Last Thursday saw Shell Canada bring its information sessions to Prince Rupert, where the multi-national oil company explained its plans as far as the development of the Klappen coalbed methane program.
While Shell was busy trying to get its message across inside the Civic Centre, local opposition was being raised on the outside as Des Nobels, chairman of the Friends of Wild Salmon society was busy providing a contrarian opinion on the proposed development.
The Daily News featured details of the days developments with a front page story in Friday’s paper.
COALBED METHANE WORRIES RAISED AT SHELL METTING
Environmentalist contends fish habitat under threat but frim defends its practices
By Carla Wintersgill
The Daily News
Friday, July 4, 2008.
Pages one and three
Shell Canada's public information meeting about its proposed Klappen coalbed methane program was met with some opposition yesterday.
Des Nobels, chairman of the Friends of Wild Salmon society stationed himself outside the civic centre where the meeting was being held to hand out information about some of the environmental affects he fears will take place.
"Our major concern is regards to contaminated groundwater and that contamination of groundwater to surface water and the effects on the marine environment and the fish and other wildlife in the environment," said Nobels. "This has happened elsewhere where coalbed methane extraction has taken place."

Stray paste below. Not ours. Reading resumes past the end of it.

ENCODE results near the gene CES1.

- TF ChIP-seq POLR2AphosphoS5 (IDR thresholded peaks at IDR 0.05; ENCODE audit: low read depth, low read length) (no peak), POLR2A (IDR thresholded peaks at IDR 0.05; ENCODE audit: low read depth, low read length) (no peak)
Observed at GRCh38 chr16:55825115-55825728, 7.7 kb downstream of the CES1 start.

The Klappen area of the proposed wells is also known as the Sacred Headwaters and is located where three of the Northwest's most important rivers, the Skeena, the Nass and the Stikine, originate.
"This is an extremely sensitive area. It's ludicrous," said Nobels.
"We spend an inordinate amount of money and time protecting our watersheds and our drinking water from these particular types of events and here we are now proposing this sort of opportunity in the headwaters in three of B.C.'s largest salmon-producing waters. It doesn't make a lot of sense to me."
But according to Shell Canada representative Larry Lalonde, Nobels fears are unfounded.
"We know it won't have any effect on the fish because we won't be discharging the groundwater on the surface or any of the water of the streams or rivers," said Lalonde. "We'll be taking it to a disposal facility in Northeast B.C. which will then be deep-well injected below any type of fresh groundwater."
Lalonde said that Shell will be taking several protected measures to ensure that the groundwater remains uncontaminated as well as continually testing the environmental impacts on the surrounding region.
"We take a very regulated effort to protect that water," said Lalonde.
"Essentially, our commitment is that we will not discharge any water that is produced from coals into any streams, rivers or lades to ensure that fish are protected," said Lalonde.
For now, Shell is still trying to determine if water needs to be pumped out from the ground.
"We've done an environmental assessment of each drill location," said Lalonde. We also have plans to do ground-water sampling as we move on as well to make sure that there is no impact."
Lalonde and other Shell Canada representatives will be in the Eagle room of the civic centre from 2-8 p. m. today to offer information about the proposed project and answer questions from the community.